Arrangement in Grey and Black No. 1 (Whistler’s Mother) (1871) by James McNeill Whistler, located in the Musée d’Orsay in Paris, France; James McNeill Whistler, Public domain, via Wikimedia Commons
With his exhibition, Whistler solidified white as the austere and exclusive color of the artistic elite. The White Cube is elegant and pristine, but also sterile and unwelcoming. Nonetheless, the 20th-century modern art world embraced the aesthetic with monochromatic art examples of impenetrable white works and spaces that have changed the course of art history.
Kazimir Malevich’s White Suprematist Cross (1920-1921) came soon after the October Revolution.
The broad white cross on a white background taunting a world that was far from sterile and pure. Similarly, Barnett Newman’s Cathedra (1951) and Stations of the Cross (1958-66) surrender themselves to their own whiteness and the superior forces of nature and physics. The ephemeral clouds of color and varied fields became pure abstraction for the sake of abstraction.
Kazimir Malevich and the Black Square (1915)
Suprematism was an influential Russian art movement that occurred from 1913 to the late 1920s. According to its founder Kazimir Malevich, who is considered the first Russian artist to create non-representational works of art, Suprematism represented “the supremacy of pure feeling or perception in the pictorial arts.”
With this genre, Malevich wanted to “free the painting from the burden of the object”. In the absence of subject matter, the viewer could focus on the monochromatic artwork’s formal issues such as shape, space, and color.
Black Suprematic Square (Black Square) (1915) by Kazimir Malevich, located in the Tretyakov Gallery in Moscow, Russia; Kazimir Malevich, Public domain, via Wikimedia Commons
Malevich’s Black Square (c. 1915) was made in four versions and exhibited at the last group exhibition of Futurist painting in St Petersburg from 17 December 1915 to 17 January 1916. He hung his Black Square high up in the corner of the room and described it as “an icon for my time” referencing the orthodox tradition of hanging icons. He claimed that Black Square was a true realist painting because it was an actual black square, whereas most artworks were illusions of other things.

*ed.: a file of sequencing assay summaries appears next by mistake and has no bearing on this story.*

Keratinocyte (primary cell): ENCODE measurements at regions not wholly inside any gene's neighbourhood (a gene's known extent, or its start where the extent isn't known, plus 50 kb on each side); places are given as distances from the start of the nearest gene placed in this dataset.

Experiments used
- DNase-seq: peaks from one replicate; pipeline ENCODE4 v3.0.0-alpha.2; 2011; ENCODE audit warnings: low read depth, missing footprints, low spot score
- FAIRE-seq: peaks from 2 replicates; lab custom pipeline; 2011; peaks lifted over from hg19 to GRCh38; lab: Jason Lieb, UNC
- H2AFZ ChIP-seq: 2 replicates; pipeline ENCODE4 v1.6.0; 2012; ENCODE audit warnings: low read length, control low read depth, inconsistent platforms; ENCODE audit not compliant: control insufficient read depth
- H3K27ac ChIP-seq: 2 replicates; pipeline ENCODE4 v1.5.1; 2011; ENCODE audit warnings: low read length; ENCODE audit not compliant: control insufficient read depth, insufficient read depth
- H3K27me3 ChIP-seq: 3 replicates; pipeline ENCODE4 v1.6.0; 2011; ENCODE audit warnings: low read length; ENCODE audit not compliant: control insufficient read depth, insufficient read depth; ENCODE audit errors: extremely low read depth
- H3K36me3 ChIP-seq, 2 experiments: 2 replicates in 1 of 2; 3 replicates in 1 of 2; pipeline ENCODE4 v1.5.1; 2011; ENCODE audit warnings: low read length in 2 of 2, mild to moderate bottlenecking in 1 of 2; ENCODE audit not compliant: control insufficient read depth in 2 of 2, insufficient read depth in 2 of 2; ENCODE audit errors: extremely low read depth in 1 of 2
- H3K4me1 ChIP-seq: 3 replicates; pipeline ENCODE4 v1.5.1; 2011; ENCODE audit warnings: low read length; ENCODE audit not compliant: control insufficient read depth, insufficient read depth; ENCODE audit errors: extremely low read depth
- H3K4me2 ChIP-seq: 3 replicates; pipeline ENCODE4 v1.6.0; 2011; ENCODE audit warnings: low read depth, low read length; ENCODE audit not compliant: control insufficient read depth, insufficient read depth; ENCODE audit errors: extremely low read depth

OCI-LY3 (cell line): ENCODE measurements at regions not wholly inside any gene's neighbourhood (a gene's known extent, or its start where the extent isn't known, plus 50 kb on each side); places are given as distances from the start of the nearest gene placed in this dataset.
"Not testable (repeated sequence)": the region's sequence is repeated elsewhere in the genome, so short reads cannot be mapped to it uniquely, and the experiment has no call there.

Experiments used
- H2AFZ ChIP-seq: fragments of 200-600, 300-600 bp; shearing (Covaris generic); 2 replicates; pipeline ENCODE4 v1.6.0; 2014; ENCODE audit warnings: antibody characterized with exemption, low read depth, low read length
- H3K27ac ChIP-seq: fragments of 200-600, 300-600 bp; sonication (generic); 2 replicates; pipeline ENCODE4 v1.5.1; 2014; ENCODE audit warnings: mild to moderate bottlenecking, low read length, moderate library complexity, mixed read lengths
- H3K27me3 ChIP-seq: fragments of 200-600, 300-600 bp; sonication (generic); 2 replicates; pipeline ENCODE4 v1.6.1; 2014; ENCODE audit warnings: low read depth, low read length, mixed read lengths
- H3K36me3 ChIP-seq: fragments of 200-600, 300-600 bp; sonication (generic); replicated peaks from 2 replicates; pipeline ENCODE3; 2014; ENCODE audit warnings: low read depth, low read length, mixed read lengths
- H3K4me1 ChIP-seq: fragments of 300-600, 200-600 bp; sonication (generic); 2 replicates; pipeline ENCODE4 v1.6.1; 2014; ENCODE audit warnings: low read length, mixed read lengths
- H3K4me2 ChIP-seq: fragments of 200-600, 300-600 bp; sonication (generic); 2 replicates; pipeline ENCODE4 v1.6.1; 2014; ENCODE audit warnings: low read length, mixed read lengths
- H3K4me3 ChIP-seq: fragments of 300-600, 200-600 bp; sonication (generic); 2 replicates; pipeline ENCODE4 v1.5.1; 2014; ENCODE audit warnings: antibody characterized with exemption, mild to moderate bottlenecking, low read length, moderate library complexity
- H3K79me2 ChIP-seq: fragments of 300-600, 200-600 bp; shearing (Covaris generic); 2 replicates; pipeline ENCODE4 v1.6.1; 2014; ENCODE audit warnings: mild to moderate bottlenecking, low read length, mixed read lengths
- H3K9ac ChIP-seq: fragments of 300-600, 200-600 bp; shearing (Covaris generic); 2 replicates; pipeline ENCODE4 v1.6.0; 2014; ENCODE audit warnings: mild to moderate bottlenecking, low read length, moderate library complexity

But Malevich’s Black Square turned out to have been playing a trick of its own. After analyzing the painting under x-ray, scientists discovered that underneath the black paint was a layer of text that reads: ‘Negroes battling in a cave’.
This was either a tribute to the 1897 work by French artist Alphonse Allais, which was also a black square entitled: ‘Negroes Fighting in a Cellar at Night’, or Paul Bilhaud’s Combat de Nègres dans un tunnel or Negroes fight in a tunnel (1882), thought to be the first of the black squares shown at the 1882 Incoherent Arts’ exhibition in Paris.
International Klein Blue
Yves Klein was an artist who had always been fascinated with freedom. Born in 1928 to a well-do-to-French family, his artistic practice became a way for him to explore what lay beyond the material world. At first, he was consumed by making monochrome art each of single blocks of various shades of red, dimmer red, yellow, brighter yellow, and so on.
But once he explored the color blue, Yves Klein fully devoted himself to paintings that did not just appear blue, but were also about blue.
IKB 191 (1962) by Yves Klein; Yves Klein, Public domain, via Wikimedia Commons
Klein went on to invent his own hue of blue. He dedicated his series of identical paintings to blue. He endeavored to create an entire world based on his new color. He wanted it to emulate the blue of the sea, of the sky, and infinity. He christened his new paint “International Klein Blue”.
His monochrome paintings involved a meticulous treatment of the canvas. These were very thin weaved cotton skrim which was coated in milk after which the paint was evenly applied. The resultant textures on the canvasses are uniform yet uniquely intricate.
The paintings are so abstracted, they seem to have reverted back to nature. Yves Klein hoped the viewer would negate the need for meaning and simply experience the painting as they would experience a bright blue sky, which was why Klein called his pictures “open windows to freedom”.
Jackson Pollock and the Aims of the Age
While movements such as Group Zero and DeStijl would develop long after 1930s totalitarian communist Russia and the rise of Fascism in the West, by the end of the second world war in 1945 Abstraction would be brought to New York.
Artists sought to interpret the changing world around them through cosmic visions and spirituality. An emphasis was placed on individualistic expression that explored what freedom could be in these new post-war contexts. Abstract Expressionism, which emerged in the 1940s and 1950s, had an organic and psychological premise like the Expressionism style before it.
Jackson Pollock is one of the most well-known Abstract Expressionist painters. His technique, which he called ‘action painting’, consisted of splashing, throwing, and pouring paint onto the canvas which was often placed on the floor and stepped on.
His painting Number 32 (1950) consists of fluid strokes of liquified paint in black only. The painting was made in his New York state studio on a rolled-out canvas on the wooden floor. The painting read as a painting and nothing else because the painter forced the viewer to see the paint for what it was, giving more meaning to the materials and how they were treated. American critic and Jackson Pollock advocate Clement Greenberg suggested that Modernism was about using a discipline to criticize itself to harness its quintessential qualities.